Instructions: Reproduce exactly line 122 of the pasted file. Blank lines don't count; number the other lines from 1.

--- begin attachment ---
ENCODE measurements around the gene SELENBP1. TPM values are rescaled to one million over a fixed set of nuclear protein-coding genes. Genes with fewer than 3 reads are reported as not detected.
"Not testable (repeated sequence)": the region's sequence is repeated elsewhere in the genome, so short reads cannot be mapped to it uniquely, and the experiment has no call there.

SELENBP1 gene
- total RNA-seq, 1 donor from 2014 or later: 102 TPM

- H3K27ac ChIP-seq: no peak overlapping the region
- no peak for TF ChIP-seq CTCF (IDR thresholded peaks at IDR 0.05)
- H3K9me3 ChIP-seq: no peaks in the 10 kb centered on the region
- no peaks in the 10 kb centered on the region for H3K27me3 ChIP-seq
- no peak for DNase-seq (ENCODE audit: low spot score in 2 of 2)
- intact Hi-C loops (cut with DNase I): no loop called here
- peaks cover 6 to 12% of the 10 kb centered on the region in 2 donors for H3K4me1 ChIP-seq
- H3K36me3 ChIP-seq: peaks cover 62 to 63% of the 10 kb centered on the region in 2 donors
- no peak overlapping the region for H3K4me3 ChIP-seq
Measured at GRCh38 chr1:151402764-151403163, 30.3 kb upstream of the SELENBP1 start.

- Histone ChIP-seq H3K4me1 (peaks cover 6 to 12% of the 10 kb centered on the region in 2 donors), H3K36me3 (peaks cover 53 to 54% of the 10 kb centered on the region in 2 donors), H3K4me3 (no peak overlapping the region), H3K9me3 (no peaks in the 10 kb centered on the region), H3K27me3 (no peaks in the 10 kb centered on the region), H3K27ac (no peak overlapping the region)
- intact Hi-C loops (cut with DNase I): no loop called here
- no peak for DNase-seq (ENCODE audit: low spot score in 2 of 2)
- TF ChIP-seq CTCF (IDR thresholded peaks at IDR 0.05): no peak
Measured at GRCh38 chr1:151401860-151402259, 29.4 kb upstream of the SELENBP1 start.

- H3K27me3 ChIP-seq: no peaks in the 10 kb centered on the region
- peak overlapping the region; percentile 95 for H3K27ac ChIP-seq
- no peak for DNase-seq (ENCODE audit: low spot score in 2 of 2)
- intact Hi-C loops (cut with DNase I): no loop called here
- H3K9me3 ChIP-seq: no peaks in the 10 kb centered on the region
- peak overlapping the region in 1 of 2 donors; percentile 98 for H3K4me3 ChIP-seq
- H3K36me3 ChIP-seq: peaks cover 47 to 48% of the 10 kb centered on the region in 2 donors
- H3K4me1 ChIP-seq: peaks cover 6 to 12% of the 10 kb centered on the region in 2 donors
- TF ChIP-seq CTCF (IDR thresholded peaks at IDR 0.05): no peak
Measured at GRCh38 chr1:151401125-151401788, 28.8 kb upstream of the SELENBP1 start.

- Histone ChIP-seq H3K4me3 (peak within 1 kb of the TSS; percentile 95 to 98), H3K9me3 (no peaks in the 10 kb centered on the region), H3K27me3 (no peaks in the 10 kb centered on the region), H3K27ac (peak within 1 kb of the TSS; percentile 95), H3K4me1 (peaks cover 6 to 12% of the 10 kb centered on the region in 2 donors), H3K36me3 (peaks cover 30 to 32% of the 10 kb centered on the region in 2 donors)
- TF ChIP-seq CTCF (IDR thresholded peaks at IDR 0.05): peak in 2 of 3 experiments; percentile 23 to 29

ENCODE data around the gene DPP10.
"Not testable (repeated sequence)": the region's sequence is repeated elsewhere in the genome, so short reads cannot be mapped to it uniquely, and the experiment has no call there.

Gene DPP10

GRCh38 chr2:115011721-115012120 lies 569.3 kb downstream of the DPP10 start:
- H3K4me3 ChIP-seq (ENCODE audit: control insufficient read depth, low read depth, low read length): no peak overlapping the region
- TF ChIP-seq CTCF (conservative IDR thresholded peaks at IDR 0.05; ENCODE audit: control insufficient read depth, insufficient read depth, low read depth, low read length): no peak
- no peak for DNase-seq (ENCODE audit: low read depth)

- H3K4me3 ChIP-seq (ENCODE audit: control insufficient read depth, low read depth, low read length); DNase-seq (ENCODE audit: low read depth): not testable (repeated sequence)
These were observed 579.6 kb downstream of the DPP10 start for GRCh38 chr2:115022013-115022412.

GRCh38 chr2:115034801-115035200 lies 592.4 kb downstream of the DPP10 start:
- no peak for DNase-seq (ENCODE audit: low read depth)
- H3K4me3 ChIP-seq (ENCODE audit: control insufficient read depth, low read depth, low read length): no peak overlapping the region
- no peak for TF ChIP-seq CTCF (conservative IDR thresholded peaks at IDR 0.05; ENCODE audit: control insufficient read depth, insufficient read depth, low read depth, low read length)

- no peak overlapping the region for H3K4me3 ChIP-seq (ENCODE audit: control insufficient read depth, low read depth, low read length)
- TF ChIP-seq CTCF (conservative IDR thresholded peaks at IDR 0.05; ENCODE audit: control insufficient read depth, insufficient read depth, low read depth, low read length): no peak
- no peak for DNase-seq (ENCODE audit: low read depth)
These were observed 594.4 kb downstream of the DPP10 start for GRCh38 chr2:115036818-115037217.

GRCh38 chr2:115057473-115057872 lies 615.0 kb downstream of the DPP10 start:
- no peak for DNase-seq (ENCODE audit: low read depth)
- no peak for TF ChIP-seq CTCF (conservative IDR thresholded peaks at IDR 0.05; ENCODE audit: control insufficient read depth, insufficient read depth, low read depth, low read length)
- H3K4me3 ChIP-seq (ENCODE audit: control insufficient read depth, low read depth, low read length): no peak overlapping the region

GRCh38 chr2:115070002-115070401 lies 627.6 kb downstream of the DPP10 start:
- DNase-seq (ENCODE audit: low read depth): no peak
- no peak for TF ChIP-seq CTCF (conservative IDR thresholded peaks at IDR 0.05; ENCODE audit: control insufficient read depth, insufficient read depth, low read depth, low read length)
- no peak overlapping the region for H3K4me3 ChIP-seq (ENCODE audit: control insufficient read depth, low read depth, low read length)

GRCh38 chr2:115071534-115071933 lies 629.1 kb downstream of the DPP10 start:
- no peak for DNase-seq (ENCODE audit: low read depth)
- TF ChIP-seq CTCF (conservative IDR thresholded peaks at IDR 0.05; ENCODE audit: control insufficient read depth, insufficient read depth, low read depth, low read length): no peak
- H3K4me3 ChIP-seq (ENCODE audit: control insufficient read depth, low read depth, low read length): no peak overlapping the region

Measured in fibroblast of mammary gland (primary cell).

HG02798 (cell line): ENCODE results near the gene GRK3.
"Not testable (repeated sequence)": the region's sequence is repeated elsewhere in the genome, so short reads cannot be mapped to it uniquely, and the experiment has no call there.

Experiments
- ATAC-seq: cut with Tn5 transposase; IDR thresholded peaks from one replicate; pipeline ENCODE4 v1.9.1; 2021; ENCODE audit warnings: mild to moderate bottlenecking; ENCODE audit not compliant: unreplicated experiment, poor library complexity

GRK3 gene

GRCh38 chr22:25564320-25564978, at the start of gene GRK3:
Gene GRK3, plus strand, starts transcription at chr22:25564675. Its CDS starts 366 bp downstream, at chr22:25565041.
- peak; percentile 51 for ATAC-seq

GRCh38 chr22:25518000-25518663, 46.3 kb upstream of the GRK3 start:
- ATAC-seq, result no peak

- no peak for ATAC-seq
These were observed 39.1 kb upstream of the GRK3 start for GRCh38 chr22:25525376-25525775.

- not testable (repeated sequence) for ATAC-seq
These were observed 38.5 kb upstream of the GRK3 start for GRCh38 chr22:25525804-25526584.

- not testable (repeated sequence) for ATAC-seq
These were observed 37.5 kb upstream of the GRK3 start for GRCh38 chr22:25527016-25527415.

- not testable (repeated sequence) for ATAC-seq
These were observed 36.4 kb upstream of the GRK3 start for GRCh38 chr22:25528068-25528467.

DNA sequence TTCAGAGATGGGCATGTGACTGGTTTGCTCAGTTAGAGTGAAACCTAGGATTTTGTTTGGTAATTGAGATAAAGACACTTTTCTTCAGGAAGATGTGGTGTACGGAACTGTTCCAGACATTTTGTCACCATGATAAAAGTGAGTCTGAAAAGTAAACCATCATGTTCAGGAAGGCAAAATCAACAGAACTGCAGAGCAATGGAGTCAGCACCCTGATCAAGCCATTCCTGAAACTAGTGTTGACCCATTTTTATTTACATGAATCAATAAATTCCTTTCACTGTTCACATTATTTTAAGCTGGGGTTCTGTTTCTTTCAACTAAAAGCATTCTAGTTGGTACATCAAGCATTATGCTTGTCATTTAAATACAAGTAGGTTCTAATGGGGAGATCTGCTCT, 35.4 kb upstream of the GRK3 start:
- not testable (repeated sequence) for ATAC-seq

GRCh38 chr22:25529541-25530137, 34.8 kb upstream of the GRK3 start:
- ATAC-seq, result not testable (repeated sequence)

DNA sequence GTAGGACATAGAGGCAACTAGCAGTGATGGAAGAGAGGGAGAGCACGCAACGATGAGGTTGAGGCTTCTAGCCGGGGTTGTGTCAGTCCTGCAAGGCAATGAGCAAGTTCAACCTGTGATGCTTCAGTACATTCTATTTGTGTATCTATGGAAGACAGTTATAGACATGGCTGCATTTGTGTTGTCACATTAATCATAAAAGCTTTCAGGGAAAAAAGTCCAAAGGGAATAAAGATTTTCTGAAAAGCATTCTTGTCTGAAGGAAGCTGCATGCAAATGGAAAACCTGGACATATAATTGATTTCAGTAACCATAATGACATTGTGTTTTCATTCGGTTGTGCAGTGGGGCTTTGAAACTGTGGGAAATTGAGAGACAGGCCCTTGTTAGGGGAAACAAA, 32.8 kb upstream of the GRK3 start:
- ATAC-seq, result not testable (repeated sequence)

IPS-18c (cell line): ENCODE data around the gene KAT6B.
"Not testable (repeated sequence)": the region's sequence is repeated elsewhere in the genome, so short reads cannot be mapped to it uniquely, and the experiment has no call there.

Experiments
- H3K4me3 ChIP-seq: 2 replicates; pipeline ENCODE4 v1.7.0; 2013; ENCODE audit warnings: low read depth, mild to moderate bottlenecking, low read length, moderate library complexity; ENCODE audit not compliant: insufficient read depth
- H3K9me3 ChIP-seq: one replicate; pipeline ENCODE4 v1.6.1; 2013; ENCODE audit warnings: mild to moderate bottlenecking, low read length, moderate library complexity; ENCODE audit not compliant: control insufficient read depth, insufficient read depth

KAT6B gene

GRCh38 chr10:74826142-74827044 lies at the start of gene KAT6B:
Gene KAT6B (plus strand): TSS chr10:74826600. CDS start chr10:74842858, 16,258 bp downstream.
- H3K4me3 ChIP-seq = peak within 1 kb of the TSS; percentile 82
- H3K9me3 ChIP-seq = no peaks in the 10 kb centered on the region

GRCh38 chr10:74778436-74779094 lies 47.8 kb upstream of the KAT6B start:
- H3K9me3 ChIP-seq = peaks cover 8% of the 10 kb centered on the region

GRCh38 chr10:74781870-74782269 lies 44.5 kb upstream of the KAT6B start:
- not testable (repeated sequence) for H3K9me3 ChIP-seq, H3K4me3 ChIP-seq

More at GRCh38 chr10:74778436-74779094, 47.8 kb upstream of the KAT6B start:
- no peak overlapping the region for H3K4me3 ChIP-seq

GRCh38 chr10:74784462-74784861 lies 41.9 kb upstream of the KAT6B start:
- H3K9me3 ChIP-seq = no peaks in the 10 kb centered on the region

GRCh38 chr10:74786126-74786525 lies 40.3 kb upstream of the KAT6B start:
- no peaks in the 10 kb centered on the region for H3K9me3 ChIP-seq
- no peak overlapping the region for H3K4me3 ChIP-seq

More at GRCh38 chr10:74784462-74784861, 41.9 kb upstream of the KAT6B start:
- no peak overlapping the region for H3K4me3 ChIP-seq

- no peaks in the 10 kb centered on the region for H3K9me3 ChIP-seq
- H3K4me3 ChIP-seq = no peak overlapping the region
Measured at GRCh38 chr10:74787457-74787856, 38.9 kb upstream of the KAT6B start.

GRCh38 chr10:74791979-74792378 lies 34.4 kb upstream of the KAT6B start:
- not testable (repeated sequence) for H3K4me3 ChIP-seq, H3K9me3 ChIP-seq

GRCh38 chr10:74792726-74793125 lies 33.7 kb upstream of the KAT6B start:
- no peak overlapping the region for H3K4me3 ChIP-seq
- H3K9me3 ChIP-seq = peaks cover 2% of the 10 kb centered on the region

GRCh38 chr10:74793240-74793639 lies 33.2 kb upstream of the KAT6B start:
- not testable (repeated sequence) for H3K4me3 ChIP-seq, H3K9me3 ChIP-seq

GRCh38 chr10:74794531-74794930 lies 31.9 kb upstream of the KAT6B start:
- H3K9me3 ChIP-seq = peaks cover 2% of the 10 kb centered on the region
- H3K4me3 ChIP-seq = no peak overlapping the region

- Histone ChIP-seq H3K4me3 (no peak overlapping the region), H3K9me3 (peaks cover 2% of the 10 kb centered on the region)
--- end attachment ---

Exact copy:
- Histone ChIP-seq H3K4me3 (no peak overlapping the region), H3K9me3 (peaks cover 2% of the 10 kb centered on the region)